When you first hear the word ‘meditation,’ what comes to mind? We often think of tranquility, peace, sitting with legs folded in a lotus pose, waterfalls, zen gardens. These ideas—though not totally unrelated—come from the fact that meditation stems from Eastern traditions, but it is much more than that. Meditation is a very layered practice that becomes stronger with time and diligence, and has become much more available around the world in recent years because of the many benefits it provides. It can help alleviate symptoms of anxiety and depression, and has also been found to be incredibly helpful for people in early recovery who are looking to recenter themselves, both mind and body.
As research has shown, recovering from substance abuse involves more than just cutting out harmful substances. It often requires deep self-reflection on one’s history, decisions, behaviors, and core values. Many who suffer from addiction find it difficult to be aware of themselves and their surroundings. They often feel like they are sleepwalking through life, interacting with others superficially, and doing the bare minimum to keep up a normal appearance for fear of their addiction being found out. This survivalist behavior leads to a lack of connection with the world around them, creating more space for loneliness, feelings of self-doubt, and despair to fester. The person then reaches for substances to cope, and the cycle continues.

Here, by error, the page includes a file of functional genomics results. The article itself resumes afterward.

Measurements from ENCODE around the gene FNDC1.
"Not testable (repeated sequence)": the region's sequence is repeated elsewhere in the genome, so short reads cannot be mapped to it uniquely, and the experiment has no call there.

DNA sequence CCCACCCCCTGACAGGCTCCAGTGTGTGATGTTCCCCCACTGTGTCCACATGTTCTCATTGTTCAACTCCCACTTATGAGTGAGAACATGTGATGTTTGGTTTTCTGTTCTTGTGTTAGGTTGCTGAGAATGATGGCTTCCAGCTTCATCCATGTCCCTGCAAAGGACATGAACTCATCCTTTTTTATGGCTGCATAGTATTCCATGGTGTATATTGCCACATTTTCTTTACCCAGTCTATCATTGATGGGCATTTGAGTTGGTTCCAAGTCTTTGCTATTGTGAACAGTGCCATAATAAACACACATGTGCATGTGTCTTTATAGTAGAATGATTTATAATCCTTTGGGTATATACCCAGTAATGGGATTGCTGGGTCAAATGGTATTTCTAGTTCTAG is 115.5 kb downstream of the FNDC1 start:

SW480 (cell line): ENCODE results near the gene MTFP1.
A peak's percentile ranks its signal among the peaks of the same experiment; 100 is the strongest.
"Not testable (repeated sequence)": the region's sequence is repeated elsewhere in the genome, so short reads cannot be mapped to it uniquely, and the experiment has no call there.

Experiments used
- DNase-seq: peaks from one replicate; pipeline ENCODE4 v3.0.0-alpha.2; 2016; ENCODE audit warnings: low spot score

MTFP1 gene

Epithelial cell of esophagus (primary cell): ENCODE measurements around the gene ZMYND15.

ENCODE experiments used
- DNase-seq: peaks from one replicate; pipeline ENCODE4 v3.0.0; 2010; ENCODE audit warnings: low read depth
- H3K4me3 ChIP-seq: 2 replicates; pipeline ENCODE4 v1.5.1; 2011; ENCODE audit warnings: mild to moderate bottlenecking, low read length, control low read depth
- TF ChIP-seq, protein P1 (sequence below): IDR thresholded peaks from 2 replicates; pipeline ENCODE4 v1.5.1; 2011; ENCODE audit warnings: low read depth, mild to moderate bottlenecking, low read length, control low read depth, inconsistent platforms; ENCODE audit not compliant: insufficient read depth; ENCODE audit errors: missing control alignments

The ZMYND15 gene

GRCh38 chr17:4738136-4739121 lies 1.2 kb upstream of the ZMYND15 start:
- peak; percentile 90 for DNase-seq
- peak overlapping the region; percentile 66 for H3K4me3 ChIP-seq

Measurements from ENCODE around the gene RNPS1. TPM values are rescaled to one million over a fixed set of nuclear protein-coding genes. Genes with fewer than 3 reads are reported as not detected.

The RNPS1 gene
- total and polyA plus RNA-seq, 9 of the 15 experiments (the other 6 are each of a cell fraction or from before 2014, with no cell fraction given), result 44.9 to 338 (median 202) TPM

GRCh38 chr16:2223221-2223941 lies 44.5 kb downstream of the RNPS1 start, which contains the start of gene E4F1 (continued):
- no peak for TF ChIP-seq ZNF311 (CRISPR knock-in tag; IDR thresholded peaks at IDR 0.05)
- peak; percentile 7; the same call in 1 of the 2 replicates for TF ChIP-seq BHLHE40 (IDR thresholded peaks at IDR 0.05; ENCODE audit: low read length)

Once a person has the substances removed from their body, they can start feeling things again. It’s almost like a long-dormant car being started up. The world begins to come back into color, focus and connection begin to return. At this very vulnerable point in a person’s recovery journey, they must have ample opportunity to focus inward, and meditation is the perfect vehicle for them to do so.
What is Meditation?
Meditation is defined by Merriam Webster as “engaging in mental exercise (such as concentration on one’s breathing or repetition of a mantra) for the purpose of reaching a heightened level of spiritual awareness.” This practice helps a person feel connected to themselves and their body, and generally involves sitting quietly and trying to clear the mind.
One of the great things about meditation is that it can be done from any place, at any time. It is often suggested to beginners to start off in a quiet, serene environment, with gentle background music if they prefer. The person is encouraged to relax their body but sit or lie in a way that they are aware of their physical presence, but are focusing inward rather than outward. Here are some other suggestions on how to first begin:
- Focus on your breathing
- Try to clear your mind
- Make sure you are in a comfortable position
- Close your eyes
- Continue focusing on your breathing for at least 5 minutes to start
As you become more experienced with the process, you can increase your time (some practices can go on for days!) and try different types of meditation, too. Some of those are: